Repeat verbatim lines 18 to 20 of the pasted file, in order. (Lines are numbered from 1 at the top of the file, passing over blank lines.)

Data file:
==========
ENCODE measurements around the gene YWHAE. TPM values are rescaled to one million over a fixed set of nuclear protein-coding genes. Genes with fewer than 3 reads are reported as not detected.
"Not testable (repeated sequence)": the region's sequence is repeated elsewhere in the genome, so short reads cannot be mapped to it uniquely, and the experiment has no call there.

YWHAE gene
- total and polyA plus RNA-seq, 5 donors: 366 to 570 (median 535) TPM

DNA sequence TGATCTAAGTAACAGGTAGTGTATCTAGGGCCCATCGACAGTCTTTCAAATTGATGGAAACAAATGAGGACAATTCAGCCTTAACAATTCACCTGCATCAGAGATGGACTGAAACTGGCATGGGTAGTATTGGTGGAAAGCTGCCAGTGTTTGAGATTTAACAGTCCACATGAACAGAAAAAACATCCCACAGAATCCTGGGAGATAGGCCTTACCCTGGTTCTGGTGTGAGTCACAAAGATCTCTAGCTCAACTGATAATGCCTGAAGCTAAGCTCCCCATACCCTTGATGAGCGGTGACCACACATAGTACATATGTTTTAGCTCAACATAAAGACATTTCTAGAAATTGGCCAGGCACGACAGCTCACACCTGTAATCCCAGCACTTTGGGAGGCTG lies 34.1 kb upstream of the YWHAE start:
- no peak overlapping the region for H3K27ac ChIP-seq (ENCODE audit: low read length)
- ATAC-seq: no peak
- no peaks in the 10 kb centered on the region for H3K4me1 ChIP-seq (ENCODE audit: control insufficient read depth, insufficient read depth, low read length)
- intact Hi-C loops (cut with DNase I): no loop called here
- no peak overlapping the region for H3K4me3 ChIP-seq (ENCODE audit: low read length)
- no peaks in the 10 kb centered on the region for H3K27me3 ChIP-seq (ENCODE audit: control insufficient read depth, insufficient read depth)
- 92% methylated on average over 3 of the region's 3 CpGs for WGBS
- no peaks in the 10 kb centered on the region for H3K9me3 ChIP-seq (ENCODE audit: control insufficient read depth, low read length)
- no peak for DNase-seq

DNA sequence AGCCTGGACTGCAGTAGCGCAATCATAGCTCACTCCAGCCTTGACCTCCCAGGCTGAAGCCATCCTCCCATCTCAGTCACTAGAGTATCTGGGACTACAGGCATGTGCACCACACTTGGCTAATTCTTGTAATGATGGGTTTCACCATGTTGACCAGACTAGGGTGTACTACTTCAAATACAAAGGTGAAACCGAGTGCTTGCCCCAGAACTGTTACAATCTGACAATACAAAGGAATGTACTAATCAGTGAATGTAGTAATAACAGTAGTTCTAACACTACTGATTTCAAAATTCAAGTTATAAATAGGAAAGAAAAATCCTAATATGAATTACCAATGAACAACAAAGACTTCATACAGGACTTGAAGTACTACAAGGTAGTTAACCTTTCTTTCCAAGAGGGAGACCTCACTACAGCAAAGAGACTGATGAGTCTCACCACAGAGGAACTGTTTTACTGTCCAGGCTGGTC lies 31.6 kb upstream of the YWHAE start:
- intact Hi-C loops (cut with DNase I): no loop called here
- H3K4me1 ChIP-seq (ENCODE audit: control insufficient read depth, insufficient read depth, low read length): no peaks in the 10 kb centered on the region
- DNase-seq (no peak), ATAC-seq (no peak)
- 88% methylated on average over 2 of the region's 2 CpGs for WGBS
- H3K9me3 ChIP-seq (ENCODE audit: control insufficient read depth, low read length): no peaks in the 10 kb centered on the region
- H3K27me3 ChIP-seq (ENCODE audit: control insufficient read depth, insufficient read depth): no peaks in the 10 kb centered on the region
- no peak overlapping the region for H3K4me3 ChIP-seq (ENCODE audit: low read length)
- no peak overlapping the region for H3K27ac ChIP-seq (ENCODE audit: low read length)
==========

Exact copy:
- DNase-seq (no peak), ATAC-seq (no peak)
- 88% methylated on average over 2 of the region's 2 CpGs for WGBS
- H3K9me3 ChIP-seq (ENCODE audit: control insufficient read depth, low read length): no peaks in the 10 kb centered on the region